October 1, 2007

Too Bad You Can't Stay

The calendar has moved to October, and that presumably meant that Larry Craig would head home to Idaho and allow a replacement appointment to take his seat. Unfortunately for the Senate Republicans, embarrassed by Craig's guilty plea to disorderly conduct in a Minneapolis airport restroom, Craig has decided to extend his tapdancing. Since he won't commit to resigning, his GOP colleagues plan on holding a public ethics hearing to shame him out of the Senate:

The Senate hearing would examine the original charges in Craig's case, including the allegation of "interference with privacy," for peeping into the bathroom stall occupied by an undercover police officer. One senior Republican aide imagined "witnesses, documents, all in front of the klieg lights." The committee also could look for "a pattern of conduct" -- which means combing court records in other locales to discover whether Craig had prior arrests that haven't come to light.

The call for a public hearing is not unprecedented. In 1995, the Senate narrowly rejected holding an open forum to examine sexual misconduct allegations against Bob Packwood (R-Ore.). The Democrat who called for the open Packwood hearing? Barbara Boxer (Calif.), the current chairman of the Senate Ethics Committee.

Once again, Craig has no one to blame but himself for his predicament. He should not have pled guilty to the disorderly conduct charge if he thought he did nothing wrong, and there's some question as to whether the police have been overzealous in their attack on gay panic in the Lindbergh Terminal. Having taken the plea after having two months to think about it, going back in front of a judge to say that he pled guilty in a "panic" is ludicrous. It's almost as bad as announcing one's resignation publicly and then rescinding it.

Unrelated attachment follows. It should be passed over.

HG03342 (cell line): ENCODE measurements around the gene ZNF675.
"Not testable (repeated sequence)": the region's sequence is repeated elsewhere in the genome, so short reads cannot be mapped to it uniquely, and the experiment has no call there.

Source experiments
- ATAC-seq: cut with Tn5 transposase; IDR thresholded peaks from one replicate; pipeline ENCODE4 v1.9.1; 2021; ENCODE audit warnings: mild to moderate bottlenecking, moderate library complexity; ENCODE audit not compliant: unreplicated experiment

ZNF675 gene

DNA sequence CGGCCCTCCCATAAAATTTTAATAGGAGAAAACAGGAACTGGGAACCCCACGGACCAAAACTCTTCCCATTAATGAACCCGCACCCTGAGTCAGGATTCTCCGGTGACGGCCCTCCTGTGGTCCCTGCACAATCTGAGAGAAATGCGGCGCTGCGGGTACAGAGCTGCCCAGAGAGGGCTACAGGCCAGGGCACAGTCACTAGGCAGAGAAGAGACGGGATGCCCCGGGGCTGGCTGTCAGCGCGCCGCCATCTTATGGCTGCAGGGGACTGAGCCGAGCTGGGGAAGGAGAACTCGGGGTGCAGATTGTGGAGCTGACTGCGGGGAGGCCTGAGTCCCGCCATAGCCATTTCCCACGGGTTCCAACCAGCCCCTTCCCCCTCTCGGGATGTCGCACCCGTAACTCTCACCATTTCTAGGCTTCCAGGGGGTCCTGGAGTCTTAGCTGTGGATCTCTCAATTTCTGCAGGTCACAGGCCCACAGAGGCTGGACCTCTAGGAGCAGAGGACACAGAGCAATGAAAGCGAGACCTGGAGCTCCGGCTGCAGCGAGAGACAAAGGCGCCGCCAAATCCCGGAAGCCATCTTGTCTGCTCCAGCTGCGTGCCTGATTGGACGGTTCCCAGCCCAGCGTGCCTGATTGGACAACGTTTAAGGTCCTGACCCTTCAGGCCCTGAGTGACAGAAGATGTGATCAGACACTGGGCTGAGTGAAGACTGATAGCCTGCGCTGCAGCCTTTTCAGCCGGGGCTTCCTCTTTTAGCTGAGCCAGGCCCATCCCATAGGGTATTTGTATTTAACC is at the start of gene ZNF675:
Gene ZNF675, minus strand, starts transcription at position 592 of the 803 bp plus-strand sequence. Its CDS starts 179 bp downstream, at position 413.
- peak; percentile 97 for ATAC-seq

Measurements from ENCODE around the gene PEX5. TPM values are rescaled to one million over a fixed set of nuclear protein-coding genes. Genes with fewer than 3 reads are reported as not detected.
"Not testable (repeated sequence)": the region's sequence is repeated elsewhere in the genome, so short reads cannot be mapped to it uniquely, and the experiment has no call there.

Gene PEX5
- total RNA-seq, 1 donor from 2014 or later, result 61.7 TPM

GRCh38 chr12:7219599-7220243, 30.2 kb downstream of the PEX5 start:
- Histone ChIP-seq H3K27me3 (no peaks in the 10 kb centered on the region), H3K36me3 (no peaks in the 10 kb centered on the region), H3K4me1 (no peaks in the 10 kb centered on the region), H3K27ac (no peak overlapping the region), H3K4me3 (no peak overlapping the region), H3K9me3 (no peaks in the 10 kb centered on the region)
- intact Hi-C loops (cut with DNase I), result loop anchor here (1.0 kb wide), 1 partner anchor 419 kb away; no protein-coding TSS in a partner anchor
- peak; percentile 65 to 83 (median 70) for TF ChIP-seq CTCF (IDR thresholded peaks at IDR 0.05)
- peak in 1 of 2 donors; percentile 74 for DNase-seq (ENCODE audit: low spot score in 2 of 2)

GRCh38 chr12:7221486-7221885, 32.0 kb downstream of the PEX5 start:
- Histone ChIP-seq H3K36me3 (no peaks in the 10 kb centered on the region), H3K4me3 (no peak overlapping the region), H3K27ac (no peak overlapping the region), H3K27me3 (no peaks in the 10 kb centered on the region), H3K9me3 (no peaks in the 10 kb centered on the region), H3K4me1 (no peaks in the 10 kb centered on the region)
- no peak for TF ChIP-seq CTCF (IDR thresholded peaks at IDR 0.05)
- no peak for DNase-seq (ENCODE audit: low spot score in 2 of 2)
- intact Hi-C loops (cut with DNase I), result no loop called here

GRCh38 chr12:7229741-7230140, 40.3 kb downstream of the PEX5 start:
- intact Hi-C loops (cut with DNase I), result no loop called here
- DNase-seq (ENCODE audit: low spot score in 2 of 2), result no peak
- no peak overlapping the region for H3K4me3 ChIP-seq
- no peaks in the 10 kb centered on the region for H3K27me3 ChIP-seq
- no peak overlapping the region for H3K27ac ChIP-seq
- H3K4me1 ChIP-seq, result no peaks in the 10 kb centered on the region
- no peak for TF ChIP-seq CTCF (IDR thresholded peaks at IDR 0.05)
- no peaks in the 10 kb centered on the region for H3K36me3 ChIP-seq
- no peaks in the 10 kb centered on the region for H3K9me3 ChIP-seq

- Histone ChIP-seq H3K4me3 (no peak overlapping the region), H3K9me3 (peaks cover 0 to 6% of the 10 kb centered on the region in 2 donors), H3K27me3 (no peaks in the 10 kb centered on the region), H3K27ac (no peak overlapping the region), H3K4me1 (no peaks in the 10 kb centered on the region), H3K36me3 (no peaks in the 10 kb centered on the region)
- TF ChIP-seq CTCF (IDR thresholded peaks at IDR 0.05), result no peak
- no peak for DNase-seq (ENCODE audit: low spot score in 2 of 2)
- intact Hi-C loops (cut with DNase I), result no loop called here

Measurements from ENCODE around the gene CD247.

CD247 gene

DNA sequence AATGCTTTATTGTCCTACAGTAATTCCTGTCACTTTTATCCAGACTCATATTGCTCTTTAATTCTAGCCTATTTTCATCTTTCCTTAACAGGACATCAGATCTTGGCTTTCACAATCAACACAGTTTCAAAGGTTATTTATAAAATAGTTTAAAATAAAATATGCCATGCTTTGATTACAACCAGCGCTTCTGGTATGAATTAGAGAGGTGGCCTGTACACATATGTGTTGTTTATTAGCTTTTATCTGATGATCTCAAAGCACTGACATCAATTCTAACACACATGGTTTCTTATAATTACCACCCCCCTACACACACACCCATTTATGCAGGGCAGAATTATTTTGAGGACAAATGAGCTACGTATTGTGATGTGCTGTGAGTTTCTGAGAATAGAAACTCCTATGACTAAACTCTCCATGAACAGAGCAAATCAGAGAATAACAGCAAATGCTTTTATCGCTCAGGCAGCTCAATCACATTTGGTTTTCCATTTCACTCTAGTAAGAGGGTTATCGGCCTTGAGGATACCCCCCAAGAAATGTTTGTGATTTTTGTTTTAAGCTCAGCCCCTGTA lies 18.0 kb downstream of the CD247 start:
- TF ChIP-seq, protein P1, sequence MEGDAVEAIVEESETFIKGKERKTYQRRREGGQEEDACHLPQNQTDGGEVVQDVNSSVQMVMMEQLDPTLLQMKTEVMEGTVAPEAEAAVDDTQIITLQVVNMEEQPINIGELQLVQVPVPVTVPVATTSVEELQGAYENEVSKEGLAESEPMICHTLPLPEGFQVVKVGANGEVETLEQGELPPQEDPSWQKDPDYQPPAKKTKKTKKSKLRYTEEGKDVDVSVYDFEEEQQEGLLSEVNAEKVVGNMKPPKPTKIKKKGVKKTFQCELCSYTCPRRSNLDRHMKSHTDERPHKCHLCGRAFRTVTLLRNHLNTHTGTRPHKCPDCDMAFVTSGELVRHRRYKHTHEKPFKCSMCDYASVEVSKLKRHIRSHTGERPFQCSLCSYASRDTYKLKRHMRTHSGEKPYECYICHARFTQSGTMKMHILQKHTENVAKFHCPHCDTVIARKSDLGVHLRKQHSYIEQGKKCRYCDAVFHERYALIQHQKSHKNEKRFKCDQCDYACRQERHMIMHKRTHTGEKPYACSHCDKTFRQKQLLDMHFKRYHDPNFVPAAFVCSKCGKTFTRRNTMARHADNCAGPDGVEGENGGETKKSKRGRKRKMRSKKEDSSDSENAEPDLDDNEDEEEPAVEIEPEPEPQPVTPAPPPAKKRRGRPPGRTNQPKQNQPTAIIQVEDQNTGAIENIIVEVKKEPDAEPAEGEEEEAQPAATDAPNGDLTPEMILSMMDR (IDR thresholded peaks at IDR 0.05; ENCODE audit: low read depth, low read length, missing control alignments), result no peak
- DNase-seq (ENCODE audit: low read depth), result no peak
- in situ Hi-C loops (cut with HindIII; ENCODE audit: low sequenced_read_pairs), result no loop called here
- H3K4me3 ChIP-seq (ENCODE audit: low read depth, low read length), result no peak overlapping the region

Has this man ever made a decision and stuck with it? Has he ever stood up for himself when it counted? How did he get elected in the first place?

All of that said, one has to wonder why the Republicans are in such a hurry to see him out the door. They certainly didn't put David Vitter through this, even though Vitter admitted to a nebulous set of "sins" when his number appeared on phone records at a DC brothel. That's at least as illegal as what Craig is accused of doing, and yet no one seems all that anxious to toss Vitter out of office. Neither act really relates to their work in politics, unlike, say, Jerry Lewis, who faces a federal corruption probe and yet still remains on the House Appropriations Committee.

It's a curious case in which to draw a bright line. The Republicans seem determined to run Craig out of town on a rail, and had they been consistent in doing so, it would be laudable. However, under present circumstances of both parties -- with William "Dollar Bill" Jefferson still serving in the House -- it just looks curiouser and curiouser.

UPDATE: Misspelled "curiouser" twice in my Lewis Carroll reference. Thanks to reader Mark M for the correction.


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